Perspectives

“Did you take the high-chair to the curb?” June asked.

“Yes, but, I don’t think–” he said.

“Back home, we leave the useful stuff.  Someone always picks it up.”

~~

“Who would leave their trash?” Sally sighed. 

“One man’s trash, another man’s treasure, only, this is just trash,” her husband laughed.

~~

Watching from the window, June declared, “A couple is standing by the high-chair.  They’re laughing!”  

He pulled the curtain aside.  “I don’t think–”

“I’m sure they will take it home,” she said gaily. 

He would need to return to the curb when she went to bed.

~~

This story is my contribution to “Friday Fictioneers,” a weekly challenge hosted by the lovely Rochelle Wisoff Fields. With the help of a photo prompt to inspire, we’re to write a 100-word story. The photo this week was provided by Roger Bultot.

If you would like to join in with this encouraging group of writers or read their stories from this week, visit here.

45 Comments Add yours

  1. Tannille says:

    My area leaves the useful stuff up for grabs. But when we use to have the annual dump pick-up the streets could look like this for months. Good story B.

    Liked by 1 person

    1. I’m glad you enjoyed the story. Thank you for letting me know, T! 🙂

      Liked by 1 person

    2. I remembered later … When my family and I lived in Melbourne in the early ’90’s, we ended up with a tv we used for my son’s Xbox and an exercise bike we “gathered” on our street. 🙂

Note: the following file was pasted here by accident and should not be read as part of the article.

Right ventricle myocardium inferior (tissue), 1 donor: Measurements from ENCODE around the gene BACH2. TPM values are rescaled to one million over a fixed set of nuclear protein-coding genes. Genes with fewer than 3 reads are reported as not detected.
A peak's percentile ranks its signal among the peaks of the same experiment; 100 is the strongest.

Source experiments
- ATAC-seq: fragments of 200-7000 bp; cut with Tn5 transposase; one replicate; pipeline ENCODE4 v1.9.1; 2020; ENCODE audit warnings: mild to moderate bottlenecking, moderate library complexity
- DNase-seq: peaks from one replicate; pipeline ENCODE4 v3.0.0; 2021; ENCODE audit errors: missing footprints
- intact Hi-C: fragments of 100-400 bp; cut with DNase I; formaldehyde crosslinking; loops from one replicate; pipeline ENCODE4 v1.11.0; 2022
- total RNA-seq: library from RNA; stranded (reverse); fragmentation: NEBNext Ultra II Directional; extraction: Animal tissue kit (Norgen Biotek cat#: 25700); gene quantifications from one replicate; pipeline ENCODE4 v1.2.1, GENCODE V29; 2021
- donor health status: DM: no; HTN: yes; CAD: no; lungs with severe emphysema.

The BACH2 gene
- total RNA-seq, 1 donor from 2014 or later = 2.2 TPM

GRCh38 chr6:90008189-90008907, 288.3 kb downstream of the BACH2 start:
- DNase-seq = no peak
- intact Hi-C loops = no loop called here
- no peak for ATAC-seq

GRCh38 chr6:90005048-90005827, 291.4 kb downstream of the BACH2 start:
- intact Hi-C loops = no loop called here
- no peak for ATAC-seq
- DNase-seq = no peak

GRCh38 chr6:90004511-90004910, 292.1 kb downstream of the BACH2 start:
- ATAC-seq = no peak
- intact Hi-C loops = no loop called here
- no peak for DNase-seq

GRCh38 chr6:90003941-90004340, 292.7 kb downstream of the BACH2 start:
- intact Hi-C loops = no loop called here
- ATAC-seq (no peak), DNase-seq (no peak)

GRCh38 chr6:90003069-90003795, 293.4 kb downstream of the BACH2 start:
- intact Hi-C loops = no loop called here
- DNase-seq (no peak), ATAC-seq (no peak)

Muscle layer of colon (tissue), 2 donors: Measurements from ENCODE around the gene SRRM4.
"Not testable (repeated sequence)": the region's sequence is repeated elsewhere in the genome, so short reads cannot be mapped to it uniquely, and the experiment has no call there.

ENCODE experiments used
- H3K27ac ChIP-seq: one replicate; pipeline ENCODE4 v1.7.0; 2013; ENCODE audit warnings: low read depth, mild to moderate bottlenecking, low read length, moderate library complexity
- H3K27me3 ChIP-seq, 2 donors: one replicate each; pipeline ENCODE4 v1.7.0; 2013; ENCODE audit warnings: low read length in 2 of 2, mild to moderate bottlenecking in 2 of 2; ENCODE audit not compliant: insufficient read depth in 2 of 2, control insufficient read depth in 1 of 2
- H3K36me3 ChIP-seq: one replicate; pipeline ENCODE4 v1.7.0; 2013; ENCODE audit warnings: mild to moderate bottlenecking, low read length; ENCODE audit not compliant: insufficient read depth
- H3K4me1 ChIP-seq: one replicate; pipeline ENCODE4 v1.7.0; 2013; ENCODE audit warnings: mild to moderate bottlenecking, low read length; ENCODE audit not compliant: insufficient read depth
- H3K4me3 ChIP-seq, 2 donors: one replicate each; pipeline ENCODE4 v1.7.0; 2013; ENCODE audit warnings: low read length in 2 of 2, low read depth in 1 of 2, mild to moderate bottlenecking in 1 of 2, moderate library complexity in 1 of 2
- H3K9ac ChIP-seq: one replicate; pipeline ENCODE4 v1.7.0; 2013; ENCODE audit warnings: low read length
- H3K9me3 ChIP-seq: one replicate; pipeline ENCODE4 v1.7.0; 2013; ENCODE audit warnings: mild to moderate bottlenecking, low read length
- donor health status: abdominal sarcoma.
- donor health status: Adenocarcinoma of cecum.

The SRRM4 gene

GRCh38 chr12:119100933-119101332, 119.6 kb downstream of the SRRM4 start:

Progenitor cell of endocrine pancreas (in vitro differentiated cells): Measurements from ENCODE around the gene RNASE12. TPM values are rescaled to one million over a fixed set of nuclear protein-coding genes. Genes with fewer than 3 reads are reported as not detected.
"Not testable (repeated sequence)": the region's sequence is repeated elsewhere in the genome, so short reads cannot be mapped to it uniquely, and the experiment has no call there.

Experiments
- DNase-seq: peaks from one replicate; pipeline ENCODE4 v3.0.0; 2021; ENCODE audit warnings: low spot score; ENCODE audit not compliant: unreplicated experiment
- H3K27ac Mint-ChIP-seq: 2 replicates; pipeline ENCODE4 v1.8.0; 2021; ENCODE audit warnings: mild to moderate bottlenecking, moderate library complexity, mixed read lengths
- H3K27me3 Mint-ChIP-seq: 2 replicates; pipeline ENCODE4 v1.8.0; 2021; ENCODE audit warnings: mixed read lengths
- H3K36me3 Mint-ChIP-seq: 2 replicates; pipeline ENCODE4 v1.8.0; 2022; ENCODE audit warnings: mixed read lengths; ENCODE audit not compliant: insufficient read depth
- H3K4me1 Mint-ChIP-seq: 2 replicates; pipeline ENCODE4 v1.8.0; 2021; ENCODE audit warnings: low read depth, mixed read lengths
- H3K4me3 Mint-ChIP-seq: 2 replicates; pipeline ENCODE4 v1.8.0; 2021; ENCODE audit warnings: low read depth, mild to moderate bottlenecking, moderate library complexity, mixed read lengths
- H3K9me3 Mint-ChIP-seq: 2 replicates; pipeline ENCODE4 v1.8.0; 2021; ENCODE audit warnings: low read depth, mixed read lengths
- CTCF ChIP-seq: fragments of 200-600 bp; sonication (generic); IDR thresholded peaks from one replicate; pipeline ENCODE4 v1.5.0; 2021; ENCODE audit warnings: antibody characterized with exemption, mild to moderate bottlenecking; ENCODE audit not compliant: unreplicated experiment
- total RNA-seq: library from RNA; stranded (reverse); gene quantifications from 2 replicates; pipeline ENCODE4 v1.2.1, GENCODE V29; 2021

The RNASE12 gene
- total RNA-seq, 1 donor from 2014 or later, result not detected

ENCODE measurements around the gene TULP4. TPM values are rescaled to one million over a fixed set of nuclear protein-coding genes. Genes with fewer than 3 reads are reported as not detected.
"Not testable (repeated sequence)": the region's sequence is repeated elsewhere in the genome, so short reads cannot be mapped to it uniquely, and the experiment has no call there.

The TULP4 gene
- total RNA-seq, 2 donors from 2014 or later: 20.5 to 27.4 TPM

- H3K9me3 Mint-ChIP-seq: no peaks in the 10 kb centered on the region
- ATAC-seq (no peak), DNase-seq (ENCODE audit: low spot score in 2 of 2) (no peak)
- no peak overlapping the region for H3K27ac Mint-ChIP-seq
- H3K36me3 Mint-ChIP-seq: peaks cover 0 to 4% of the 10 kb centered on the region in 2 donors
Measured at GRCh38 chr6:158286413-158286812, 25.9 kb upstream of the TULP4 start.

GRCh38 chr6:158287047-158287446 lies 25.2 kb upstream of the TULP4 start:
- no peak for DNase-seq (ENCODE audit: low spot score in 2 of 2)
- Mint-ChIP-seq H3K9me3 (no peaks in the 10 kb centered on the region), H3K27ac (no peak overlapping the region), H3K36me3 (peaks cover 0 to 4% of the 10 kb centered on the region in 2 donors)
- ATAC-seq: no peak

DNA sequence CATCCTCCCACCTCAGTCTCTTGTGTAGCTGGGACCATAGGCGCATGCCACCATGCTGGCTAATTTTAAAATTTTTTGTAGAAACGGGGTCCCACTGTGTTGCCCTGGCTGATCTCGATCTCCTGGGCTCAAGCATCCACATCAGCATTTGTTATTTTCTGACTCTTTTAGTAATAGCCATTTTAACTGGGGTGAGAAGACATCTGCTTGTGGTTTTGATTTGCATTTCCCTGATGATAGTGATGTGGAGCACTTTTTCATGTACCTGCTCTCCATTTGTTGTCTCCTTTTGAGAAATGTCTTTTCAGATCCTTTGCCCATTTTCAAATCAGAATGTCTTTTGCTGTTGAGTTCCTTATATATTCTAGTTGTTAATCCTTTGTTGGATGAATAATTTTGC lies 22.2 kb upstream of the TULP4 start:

Liked by 1 person

      1. Tannille says:

        Score! I’m glad you found it. I hate useful things going to the tip.

        Liked by 1 person

  2. ceayr says:

    At least her husband cares for her…

    Liked by 1 person

    1. He certainly does! 🙂

      Like

  3. neilmacdon says:

    I’m intrigued that it matters so much to her that he’s willing to fabricate the event

    Liked by 1 person

    1. Good eye, Neil. The story started with June losing her child and she imagined someone taking the chair home and using it for their child. It was a sad version and difficult to communicate sensitively in only 100 words. I wrote two versions and settled on this one. Thank you for commenting!

      Liked by 1 person

  4. Sandra says:

    He sounds like a keeper, for sure.

    Liked by 1 person

    1. Thanks so much, Dan. I’m happy you enjoyed. 🙂

      Liked by 1 person

  5. Dora says:

    The palpable sadness hanging over the couple, all connected to the high chair, and then the two laughing at it: the contrast is truly jarring. Nicely told, Brenda.

    Liked by 1 person

    1. I’m so glad you picked up on the emotion and the contrast of the story. Thank you, Dora! 🙂

      Liked by 1 person

      1. Dora says:

        The pleasure is mine, Brenda. 🙂

        Liked by 1 person

  6. Ann Coleman says:

    Very good, Brenda! It was sad, but also touching…..

    Liked by 1 person

    1. Thank you so much, Ann, for your encouragement! 🙂

      Liked by 1 person

  7. plaridel says:

    quite a thoughtful husband. she’s got winner. 🙂

    Liked by 1 person

    1. She certainly does. Thank for commenting, Plaridel!

      Liked by 1 person

  8. Iain Kelly says:

    A lot of layers to this, the back story to the chair and the couple, the caring husband and the state of mind of the wife. Great stuff Brenda.

    Liked by 2 people

    1. Thank you so much, Iain, for your kind comments. I’m very happy a deeper story below the surface came through!

      Liked by 1 person

  9. Both are caring in their own way. I’m sure someone will find some use for it.

    Liked by 1 person

  10. Dear Brenda.

    I had to read through this twice. It seems the wife really didn’t want to let go of the highchair and her husband knows it. I’d love to know more.

    Shalom,

    Rochelle

    Liked by 1 person